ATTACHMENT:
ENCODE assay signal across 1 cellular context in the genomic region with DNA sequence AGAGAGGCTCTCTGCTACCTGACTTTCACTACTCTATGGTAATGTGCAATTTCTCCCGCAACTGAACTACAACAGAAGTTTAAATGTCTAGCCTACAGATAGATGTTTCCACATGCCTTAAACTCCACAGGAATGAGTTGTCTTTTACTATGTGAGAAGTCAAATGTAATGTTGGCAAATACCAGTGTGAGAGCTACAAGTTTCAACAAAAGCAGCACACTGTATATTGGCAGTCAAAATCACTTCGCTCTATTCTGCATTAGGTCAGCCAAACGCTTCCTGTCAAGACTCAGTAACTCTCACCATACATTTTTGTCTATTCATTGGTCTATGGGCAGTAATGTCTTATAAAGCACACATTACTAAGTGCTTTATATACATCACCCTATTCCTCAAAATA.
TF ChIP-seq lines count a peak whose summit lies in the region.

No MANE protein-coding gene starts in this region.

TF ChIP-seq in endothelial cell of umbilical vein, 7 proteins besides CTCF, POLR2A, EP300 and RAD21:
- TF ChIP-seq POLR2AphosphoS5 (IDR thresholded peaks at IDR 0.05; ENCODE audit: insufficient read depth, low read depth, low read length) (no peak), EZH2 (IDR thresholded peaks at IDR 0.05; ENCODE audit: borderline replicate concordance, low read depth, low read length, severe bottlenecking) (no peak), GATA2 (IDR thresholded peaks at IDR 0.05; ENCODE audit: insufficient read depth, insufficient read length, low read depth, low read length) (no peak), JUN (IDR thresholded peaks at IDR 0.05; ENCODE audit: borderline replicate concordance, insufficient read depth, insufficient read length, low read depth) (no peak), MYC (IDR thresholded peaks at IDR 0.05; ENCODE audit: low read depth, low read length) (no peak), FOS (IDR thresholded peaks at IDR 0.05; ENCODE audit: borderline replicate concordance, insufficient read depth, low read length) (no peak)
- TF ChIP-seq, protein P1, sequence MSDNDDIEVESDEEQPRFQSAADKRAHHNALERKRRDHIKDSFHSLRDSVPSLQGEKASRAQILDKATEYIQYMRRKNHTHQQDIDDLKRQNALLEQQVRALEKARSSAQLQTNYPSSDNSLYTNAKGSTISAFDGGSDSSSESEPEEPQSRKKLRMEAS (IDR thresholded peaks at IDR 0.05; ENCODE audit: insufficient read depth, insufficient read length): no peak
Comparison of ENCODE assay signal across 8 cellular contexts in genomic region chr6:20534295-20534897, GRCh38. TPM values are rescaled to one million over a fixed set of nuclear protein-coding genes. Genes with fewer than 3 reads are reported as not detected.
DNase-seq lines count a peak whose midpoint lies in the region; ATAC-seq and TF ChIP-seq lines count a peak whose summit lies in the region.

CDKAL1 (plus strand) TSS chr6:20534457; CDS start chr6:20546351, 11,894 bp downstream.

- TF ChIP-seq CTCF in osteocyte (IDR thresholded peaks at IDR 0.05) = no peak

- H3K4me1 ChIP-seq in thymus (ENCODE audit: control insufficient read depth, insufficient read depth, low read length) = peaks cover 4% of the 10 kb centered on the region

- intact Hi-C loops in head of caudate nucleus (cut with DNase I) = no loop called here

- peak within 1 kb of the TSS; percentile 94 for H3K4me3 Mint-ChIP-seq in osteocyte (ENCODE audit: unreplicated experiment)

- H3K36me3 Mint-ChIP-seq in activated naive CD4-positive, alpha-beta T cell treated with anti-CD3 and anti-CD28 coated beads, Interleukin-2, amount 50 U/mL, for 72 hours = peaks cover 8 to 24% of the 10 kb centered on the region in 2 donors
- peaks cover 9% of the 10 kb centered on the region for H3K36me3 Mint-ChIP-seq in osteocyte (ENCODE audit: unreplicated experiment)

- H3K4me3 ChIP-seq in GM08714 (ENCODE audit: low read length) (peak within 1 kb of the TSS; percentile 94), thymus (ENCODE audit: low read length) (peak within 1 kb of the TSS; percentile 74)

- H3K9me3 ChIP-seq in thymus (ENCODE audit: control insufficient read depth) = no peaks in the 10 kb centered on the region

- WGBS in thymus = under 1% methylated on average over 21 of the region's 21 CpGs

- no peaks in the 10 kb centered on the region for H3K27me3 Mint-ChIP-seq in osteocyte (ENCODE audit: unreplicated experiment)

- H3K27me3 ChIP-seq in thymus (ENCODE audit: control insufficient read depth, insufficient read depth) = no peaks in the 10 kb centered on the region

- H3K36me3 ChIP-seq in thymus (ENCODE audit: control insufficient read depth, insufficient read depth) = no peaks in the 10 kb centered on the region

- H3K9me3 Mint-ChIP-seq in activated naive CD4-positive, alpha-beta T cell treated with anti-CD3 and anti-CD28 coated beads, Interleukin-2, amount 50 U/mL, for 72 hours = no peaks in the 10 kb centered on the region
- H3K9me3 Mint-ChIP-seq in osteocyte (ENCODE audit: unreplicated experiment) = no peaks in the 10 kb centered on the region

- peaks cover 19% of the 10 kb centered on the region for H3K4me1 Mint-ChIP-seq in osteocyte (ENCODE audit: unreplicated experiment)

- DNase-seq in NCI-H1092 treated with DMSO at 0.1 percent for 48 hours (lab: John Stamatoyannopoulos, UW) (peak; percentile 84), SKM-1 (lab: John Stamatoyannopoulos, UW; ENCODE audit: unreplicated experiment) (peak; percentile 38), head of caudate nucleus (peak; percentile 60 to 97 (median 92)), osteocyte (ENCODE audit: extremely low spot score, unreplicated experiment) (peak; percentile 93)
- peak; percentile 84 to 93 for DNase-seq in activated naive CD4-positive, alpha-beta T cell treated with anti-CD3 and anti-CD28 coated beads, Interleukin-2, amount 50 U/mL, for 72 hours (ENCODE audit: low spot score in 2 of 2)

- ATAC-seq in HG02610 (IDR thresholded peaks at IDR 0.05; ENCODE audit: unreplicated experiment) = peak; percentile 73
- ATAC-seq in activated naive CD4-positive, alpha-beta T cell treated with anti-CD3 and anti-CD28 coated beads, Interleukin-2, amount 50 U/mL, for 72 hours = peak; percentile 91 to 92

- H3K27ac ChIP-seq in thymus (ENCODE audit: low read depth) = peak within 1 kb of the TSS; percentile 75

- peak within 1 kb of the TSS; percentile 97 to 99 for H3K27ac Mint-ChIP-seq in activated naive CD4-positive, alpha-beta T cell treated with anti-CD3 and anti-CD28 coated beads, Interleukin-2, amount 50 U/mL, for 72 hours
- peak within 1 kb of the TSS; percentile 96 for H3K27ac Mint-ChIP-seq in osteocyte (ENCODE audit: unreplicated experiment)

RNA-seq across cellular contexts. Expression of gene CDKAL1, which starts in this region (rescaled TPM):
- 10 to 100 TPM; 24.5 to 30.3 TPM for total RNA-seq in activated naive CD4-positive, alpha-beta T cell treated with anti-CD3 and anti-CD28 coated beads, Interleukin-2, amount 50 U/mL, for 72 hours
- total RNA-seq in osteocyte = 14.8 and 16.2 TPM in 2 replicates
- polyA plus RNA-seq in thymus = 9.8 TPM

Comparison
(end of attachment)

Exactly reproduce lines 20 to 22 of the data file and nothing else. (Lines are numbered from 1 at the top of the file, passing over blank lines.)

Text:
- H3K27me3 ChIP-seq in thymus (ENCODE audit: control insufficient read depth, insufficient read depth) = no peaks in the 10 kb centered on the region

- H3K36me3 ChIP-seq in thymus (ENCODE audit: control insufficient read depth, insufficient read depth) = no peaks in the 10 kb centered on the region

- H3K9me3 Mint-ChIP-seq in activated naive CD4-positive, alpha-beta T cell treated with anti-CD3 and anti-CD28 coated beads, Interleukin-2, amount 50 U/mL, for 72 hours = no peaks in the 10 kb centered on the region